How to hand-craft your brand experience: Brand at Work case study Taylor Stitch

Here’s a lovely little sneak peek at one of the fresh new case studies from the 2nd edition of Branding Basics for Small Business: How to Create an Irresistible Brand on Any Budget, launching April 1, 2014! Lots of launch week goodies and a free teleseminar so make sure you’re signed up for The Juice so you don’t miss out.

Taylor Stich’s story below shows you how important it is to know what your one unique asset is and parlay that into your brand experience. Hook your brand onto the one special thing that no one else can offer (Tweet this!)

Brand at Work: Taylor Stitch

In 2009, Michael Maher, Barrett Purdum and Michael Armenta started Taylor Stitch  on a funky street in San Francisco’s Mission District. Their dream? To create rugged, refined and practical clothing for men (and now women) by hand. The company aims to modernize staple clothing pieces for men and women by delivering great quality at a reasonable price with impeccable service.

Taylor Stitch’s greatest asset is that their clothes are crafted by hand, with quality and love, and that personal attention guides every brand move. “It’s a human-run business,” says Maher. “Our main goal when we started was to offer a uniquely personal retail experience to make our customers happy.” They empower everyone in the organization to delight the customer. Items are made by hand and sent by hand. When mistakes are made, the human touch prevails. “We understand that in a hand-crafted business, mistakes will be made. A shipment might be sent to the wrong person or a loose thread makes it by quality control. On the rare occasions this happens, we are truthful and up-front with our customers. If we screw up, we’re the first to admit it and fix the problem or discount items to make that customer happy. We look at a mistake as an opportunity to create a human connection and a great customer experience.”

This emphasis on happiness and humanness impacts hiring as well as the in-store environment. “We hire people who represent the ethos of service that we ourselves believe in, so, no matter whom you encounter in the store, you get a consistent experience that lives up to the brand.” Taylor Stitch also pays attention to all five senses when it comes to customer touchpoints: the types of pictures they use, the words they write, the store’s music and scents. “We come at retail from a hospitality perspective, not just a product perspective. We believe people don’t like to shop if they are uncomfortable, so we created something much more approachable,” says Maher.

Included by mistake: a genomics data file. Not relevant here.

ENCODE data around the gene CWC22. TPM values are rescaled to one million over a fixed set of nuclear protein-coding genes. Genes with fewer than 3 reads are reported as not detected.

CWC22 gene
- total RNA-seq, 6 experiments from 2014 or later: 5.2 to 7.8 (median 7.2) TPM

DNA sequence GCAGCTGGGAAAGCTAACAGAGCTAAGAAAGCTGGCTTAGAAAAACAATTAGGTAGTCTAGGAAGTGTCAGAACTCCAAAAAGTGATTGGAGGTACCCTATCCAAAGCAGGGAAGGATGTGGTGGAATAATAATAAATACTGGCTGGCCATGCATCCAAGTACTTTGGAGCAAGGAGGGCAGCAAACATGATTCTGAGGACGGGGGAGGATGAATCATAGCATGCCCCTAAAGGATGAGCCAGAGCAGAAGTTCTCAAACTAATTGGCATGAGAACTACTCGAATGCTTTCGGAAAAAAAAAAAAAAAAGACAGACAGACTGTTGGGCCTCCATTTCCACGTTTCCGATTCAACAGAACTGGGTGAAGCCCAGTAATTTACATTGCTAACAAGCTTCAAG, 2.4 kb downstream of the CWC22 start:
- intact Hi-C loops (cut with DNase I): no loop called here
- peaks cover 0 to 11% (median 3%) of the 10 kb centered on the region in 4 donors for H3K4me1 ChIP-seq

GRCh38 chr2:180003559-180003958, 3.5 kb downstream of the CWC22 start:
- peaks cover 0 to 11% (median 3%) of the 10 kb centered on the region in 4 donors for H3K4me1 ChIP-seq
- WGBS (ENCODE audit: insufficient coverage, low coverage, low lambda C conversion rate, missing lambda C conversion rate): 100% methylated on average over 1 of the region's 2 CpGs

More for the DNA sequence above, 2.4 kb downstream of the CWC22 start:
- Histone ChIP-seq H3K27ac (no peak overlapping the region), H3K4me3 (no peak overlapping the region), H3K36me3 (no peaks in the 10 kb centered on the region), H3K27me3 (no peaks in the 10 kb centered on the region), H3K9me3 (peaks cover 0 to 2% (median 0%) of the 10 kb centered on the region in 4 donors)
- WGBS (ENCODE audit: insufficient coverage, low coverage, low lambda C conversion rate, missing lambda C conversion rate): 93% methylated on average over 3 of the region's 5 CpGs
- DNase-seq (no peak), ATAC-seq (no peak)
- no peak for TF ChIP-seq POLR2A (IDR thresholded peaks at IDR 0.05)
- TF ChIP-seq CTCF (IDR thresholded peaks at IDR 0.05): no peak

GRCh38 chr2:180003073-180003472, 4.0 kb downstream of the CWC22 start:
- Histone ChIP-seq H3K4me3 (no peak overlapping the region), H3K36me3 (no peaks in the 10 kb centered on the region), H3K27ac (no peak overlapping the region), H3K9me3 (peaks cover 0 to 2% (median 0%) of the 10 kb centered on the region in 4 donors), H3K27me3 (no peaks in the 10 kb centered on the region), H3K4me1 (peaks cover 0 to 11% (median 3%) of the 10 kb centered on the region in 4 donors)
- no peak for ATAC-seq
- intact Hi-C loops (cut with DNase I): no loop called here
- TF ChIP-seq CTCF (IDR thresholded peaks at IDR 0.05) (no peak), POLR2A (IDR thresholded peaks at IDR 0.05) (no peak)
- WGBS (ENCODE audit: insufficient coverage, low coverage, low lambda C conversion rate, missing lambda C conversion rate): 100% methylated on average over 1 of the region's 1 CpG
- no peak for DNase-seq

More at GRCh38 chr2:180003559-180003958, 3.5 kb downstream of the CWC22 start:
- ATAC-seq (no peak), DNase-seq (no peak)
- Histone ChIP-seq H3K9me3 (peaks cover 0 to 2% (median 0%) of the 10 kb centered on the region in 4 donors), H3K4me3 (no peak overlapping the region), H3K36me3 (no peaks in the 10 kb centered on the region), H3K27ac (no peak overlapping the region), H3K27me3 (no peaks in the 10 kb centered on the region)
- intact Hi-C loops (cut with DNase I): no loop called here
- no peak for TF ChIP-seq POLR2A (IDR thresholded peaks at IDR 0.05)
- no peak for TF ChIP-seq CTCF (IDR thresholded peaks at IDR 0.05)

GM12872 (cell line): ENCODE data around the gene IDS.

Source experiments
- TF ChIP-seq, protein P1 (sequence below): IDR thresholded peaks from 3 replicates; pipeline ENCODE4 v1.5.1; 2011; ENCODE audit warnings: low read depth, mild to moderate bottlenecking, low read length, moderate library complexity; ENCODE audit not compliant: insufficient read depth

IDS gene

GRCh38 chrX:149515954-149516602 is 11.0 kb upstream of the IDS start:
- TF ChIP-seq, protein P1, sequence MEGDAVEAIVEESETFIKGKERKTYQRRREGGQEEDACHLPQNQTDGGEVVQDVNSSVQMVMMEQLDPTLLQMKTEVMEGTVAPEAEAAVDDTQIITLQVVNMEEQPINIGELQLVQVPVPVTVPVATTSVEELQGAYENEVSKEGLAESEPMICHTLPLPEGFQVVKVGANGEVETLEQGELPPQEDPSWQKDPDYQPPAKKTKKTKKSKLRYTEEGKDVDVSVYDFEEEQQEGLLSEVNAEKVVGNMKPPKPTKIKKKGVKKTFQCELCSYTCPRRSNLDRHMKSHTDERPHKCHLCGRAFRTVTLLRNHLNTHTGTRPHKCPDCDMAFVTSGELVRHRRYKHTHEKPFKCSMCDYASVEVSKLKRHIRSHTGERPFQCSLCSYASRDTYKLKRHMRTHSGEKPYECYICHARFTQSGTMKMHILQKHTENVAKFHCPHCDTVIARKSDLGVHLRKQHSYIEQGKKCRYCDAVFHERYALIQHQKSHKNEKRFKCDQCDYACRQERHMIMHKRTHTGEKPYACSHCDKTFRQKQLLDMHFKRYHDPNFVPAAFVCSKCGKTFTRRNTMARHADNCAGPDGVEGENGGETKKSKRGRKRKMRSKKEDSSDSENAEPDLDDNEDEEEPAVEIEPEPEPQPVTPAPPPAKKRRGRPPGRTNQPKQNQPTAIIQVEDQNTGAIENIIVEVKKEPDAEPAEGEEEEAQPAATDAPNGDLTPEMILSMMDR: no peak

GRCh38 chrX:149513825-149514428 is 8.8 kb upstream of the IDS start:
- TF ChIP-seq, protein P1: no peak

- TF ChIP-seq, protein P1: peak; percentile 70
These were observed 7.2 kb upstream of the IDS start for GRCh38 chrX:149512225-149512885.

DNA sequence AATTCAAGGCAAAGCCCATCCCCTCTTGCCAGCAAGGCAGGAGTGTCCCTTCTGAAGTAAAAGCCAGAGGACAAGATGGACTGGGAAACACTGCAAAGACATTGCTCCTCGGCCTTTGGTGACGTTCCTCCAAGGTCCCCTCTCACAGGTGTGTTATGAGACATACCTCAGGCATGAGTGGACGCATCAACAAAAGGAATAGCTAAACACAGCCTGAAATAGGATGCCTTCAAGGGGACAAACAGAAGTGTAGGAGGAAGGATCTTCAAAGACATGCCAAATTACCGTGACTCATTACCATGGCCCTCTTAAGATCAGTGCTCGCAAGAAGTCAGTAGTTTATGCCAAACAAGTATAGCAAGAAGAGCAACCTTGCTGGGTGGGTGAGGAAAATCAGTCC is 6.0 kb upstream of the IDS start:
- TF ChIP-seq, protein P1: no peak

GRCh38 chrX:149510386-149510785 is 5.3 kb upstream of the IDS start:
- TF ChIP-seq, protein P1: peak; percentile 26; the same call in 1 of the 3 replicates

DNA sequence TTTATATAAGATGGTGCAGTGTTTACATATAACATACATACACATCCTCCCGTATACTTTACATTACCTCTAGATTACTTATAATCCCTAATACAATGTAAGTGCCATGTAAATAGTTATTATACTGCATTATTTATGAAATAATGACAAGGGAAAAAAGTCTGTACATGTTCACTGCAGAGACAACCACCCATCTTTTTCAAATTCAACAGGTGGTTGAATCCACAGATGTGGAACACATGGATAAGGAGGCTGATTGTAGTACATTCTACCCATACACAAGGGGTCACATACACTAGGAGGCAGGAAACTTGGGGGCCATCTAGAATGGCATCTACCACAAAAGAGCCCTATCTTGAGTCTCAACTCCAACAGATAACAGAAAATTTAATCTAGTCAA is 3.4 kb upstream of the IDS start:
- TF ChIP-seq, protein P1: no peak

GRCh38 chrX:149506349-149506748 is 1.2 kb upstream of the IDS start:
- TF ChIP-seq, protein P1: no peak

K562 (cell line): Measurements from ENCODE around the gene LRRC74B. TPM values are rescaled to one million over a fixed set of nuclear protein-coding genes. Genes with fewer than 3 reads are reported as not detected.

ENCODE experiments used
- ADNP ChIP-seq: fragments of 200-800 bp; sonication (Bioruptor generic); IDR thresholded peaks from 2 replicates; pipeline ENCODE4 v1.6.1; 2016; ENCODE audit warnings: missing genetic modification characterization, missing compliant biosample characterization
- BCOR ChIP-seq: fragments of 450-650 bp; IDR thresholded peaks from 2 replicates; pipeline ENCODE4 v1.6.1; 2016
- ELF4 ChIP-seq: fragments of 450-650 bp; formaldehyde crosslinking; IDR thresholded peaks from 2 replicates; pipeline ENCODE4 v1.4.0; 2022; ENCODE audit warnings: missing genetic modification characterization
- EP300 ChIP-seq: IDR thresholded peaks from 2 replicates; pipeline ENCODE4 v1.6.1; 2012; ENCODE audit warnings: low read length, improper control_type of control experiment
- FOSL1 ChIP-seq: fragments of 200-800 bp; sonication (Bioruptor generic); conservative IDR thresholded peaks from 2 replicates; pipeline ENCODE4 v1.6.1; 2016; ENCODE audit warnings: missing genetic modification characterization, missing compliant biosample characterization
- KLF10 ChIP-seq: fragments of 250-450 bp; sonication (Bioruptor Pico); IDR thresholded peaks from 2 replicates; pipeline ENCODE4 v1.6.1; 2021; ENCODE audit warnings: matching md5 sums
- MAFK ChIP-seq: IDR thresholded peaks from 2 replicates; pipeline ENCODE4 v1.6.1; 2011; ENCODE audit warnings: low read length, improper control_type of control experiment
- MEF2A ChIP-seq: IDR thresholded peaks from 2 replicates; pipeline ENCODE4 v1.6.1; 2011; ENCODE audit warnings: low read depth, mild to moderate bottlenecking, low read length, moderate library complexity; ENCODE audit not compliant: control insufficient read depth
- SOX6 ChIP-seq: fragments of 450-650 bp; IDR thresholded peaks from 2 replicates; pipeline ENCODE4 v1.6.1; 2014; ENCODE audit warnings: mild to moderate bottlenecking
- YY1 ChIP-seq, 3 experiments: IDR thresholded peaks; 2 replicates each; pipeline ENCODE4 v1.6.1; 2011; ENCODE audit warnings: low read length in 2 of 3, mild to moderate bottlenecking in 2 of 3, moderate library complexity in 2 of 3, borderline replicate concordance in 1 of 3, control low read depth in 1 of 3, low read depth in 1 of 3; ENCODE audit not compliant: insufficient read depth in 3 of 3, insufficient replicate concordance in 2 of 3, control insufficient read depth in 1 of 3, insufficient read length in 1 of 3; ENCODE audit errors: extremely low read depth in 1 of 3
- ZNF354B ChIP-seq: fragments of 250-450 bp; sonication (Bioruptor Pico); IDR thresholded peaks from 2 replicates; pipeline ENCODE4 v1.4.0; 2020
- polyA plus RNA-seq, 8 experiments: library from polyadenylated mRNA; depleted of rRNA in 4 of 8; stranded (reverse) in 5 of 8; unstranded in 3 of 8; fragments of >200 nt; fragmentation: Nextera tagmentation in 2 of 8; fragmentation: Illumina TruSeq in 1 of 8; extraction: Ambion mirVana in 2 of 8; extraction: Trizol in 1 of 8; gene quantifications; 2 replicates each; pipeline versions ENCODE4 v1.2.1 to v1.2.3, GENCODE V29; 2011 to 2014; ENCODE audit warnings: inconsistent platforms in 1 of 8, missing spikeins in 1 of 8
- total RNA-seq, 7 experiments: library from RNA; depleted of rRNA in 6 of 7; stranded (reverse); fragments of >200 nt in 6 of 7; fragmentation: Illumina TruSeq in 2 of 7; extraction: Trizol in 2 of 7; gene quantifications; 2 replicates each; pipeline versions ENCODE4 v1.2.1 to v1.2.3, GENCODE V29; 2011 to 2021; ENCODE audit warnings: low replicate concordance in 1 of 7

No matter how large the business grows, Taylor Stitch is committed to maintaining that comfortable “neighborhood shop” feel. Loyal customers love to tell friends and family about how the business takes extra time to care. Taylor Stitch desires regular customers but they also want to be regulars in their neighborhood.

“Our customers send us thank-you and holiday cards,” says Maher. “Sometimes they even send jams and other little gifts. It’s amazing to receive such gifts from people that buy stuff from you. One of my favorite things to do is stop people on the street whom I see wearing our clothes and thank them.”

Obviously taking the time to not just make the clothes by hand but handcraft the customer experience on a very human level pays off for Taylor Stitch. At a pop-up market a few years ago, Maher gave a pair of pants to a fellow vendor. That vendor now orders and sells pants for the store. “It’s often the simple, human things that benefit everyone,” advises Maher. “When you do good things with no expectations and don’t force it, great things are bound to happen.”

Your turn: What is your brand or businesses one special or unique asset? Everyone’s got one…what’s yours? Please share in the Comments below!


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